How do dead spots work when the earth is spinning?  Wouldn't a single rotation give a good sweep of everything?  Is it more of a dead 'stripe', like we can't really see stuff between X and Y latitude lines?

I'd be interested to see how the program works.  Sounds interesting

on Jul 27, 2009

Primal Zed
How do dead spots work when the earth is spinning?  Wouldn't a single rotation give a good sweep of everything?  Is it more of a dead 'stripe', like we can't really see stuff between X and Y latitude lines?

I'd be interested to see how the program works.  Sounds interesting

The telescopes in the southern areas of earth are not as spread out as much as the northern ones. I think it comes down to the amount of time looking for these objects in parts of space. I know that telescopes the U.S.A,Europe and Japan are used to look for them. But if southern countries are not prepared to put in the time or like Australia just don't bother. You will have huge gaps in what space you can look at. Perhaps thats what they mean by 'dead spots'.

Maybe thats why it took an amateur astronomer to tell the professionals about the impact.

Not a good thought.

 

on Jul 27, 2009

And this, ladies and gentlemen, is why you want to write your Congresscritter and tell them to fund NASA's NEA observation projects. As it stands, their ability to detect threats is severely limited by a lack of personnel and instrumentation.

on Jul 27, 2009

Vinraith
And this, ladies and gentlemen, is why you want to write your Congresscritter and tell them to fund NASA's NEA observation projects. As it stands, their ability to detect threats is severely limited by a lack of personnel and instrumentation.

Current estimates are that even with trillions to spend they could only track and identify 2% of the potentially hazardous objects in NEAR orbits around the sun (jupiter and closer) ...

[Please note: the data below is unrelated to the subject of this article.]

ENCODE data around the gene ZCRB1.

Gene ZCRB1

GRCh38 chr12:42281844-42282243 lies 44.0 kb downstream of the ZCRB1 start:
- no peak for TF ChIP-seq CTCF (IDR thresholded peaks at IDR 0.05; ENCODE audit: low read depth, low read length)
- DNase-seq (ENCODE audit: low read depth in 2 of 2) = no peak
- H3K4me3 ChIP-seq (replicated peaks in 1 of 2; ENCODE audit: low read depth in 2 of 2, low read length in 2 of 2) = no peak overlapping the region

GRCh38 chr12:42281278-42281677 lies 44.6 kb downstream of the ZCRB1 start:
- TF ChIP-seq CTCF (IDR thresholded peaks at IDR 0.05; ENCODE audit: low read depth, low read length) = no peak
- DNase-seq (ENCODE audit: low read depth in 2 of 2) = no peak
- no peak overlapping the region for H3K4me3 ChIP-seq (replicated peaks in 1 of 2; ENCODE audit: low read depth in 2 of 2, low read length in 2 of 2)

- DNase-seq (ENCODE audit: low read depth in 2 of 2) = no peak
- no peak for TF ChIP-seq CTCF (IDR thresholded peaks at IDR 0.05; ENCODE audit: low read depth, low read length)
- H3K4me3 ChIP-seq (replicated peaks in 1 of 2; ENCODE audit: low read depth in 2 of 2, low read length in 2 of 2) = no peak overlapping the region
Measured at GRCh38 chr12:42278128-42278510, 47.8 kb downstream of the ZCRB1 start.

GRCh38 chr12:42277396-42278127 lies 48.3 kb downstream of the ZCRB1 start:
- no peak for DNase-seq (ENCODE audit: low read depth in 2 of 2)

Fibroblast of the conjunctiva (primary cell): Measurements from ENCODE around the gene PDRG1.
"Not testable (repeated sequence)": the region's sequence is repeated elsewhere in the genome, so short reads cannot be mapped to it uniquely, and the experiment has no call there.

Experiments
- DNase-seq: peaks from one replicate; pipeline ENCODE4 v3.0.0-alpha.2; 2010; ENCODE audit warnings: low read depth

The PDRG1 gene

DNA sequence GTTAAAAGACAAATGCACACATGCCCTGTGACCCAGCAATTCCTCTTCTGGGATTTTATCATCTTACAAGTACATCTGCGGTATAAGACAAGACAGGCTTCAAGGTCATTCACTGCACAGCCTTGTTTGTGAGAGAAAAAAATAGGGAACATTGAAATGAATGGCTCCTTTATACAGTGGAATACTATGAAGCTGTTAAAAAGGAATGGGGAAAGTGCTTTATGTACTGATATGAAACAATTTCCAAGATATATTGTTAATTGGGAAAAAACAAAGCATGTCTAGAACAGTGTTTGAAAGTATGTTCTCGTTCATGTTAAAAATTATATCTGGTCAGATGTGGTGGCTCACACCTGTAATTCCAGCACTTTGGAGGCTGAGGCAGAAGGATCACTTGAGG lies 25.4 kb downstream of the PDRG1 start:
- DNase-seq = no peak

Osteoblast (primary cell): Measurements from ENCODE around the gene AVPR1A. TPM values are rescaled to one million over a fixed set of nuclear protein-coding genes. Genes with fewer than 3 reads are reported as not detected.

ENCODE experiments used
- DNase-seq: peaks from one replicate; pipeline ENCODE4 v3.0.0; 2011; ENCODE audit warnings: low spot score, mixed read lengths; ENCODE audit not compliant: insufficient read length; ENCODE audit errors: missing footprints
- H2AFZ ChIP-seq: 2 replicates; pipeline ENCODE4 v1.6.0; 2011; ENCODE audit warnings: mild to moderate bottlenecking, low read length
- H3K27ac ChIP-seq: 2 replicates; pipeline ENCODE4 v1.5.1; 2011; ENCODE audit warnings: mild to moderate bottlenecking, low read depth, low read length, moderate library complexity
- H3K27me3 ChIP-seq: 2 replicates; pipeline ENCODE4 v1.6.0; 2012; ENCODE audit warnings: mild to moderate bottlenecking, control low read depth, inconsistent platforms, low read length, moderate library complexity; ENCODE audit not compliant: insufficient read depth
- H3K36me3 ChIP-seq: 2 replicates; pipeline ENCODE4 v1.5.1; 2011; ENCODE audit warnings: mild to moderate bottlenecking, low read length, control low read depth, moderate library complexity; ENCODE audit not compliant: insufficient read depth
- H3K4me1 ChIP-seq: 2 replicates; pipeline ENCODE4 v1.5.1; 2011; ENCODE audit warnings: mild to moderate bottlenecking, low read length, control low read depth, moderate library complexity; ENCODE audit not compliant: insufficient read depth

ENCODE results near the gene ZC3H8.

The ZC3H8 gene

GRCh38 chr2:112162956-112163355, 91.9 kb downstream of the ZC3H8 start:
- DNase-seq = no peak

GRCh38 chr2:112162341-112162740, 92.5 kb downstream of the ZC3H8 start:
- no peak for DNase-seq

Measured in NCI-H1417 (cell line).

And yeah..that's not good money expenditure...better to research getting off this rock...

on Jul 27, 2009

I read another number in "Bild der Wissenschaft" a few Years ago. There they said they would need 1 Million € to obersorve 1 Angleminute in a way that they would detect a dangerous object 1-2 Years ahead. So that would mean they need at least 60*180= 108 Million to cover the sky.. not too bad...

on Jul 27, 2009

Hi!

As usual is wiki also in this case your friend: http://en.wikipedia.org/wiki/Comet_Shoemaker-Levy_9

The comet was discovered 16 months before the impact by Shoemakers and Levy. If Anthony Wesley would discover it, it would be named by his name. However Anthony Wesley isn't mentioned on that wiki page. Not at all.

Grottenolm85
they would need 1 Million € to obersorve 1 Angleminute in a way that they would detect a dangerous object 1-2 Years ahead. So that would mean they need at least 60*180= 108 Million to cover the sky.. not too bad...

I'm affraid you forget to multiply your number with ~100,000,000. That's the estimated time in years between two ELE comet/meteor impacts. So basically we have 1 in 100,000,000 chance per year to be hit by large meteor. But each individual in a developed country has about 1 in 1000 chances per year to die in a car accident. Which event you are more afraid off?

BR,  Iztok

 

on Jul 27, 2009




Quoting Vinraith,
reply 10
And this, ladies and gentlemen, is why you want to write your Congresscritter and tell them to fund NASA's NEA observation projects. As it stands, their ability to detect threats is severely limited by a lack of personnel and instrumentation.


Current estimates are that even with trillions to spend they could only track and identify 2% of the potentially hazardous objects in NEAR orbits around the sun (jupiter and closer) ...

And yeah..that's not good money expenditure...better to research getting off this rock...

as I recall, they have mapped an estimated 10%(?) of the NEOs (Near-Earth objects), but can only cover 2% of the sky currently.  with another, oh, around a thousand Spaceguard observatories, they might be able to make a dent in that number, but not currently.

oh, and if one were to come from in front of the sun, we'd be screwed.  we'd only be able to see it for that last few days.

on Jul 27, 2009

It's all good & nice to try tracking down the probable threats; the problem is more about what we CAN do to react in due time.

Want statistics? I'll give you some; vulnerability outweighs the consequences twice and over rather than once.

Trick is, we'd stop spending on any research -- indefinitely. But fear not, there's a fairly good chance (flip a coin, 50%!) the Pacific ocean or the Moon would catch *it.

Crunching numbers isn't counter measure(s), coincidental or predictable.